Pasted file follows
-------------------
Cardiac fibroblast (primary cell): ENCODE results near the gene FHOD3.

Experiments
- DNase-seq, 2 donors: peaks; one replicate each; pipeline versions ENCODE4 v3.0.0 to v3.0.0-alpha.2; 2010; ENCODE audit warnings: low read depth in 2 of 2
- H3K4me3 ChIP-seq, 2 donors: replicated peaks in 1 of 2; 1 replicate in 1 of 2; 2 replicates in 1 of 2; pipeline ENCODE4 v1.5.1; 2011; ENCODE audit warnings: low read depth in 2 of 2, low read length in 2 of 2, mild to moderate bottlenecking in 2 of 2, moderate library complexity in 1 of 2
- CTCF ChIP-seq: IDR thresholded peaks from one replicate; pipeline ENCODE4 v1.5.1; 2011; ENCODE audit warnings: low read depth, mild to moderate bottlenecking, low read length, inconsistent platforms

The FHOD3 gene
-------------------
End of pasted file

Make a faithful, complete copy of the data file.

Cardiac fibroblast (primary cell): ENCODE results near the gene FHOD3.

Experiments
- DNase-seq, 2 donors: peaks; one replicate each; pipeline versions ENCODE4 v3.0.0 to v3.0.0-alpha.2; 2010; ENCODE audit warnings: low read depth in 2 of 2
- H3K4me3 ChIP-seq, 2 donors: replicated peaks in 1 of 2; 1 replicate in 1 of 2; 2 replicates in 1 of 2; pipeline ENCODE4 v1.5.1; 2011; ENCODE audit warnings: low read depth in 2 of 2, low read length in 2 of 2, mild to moderate bottlenecking in 2 of 2, moderate library complexity in 1 of 2
- CTCF ChIP-seq: IDR thresholded peaks from one replicate; pipeline ENCODE4 v1.5.1; 2011; ENCODE audit warnings: low read depth, mild to moderate bottlenecking, low read length, inconsistent platforms

The FHOD3 gene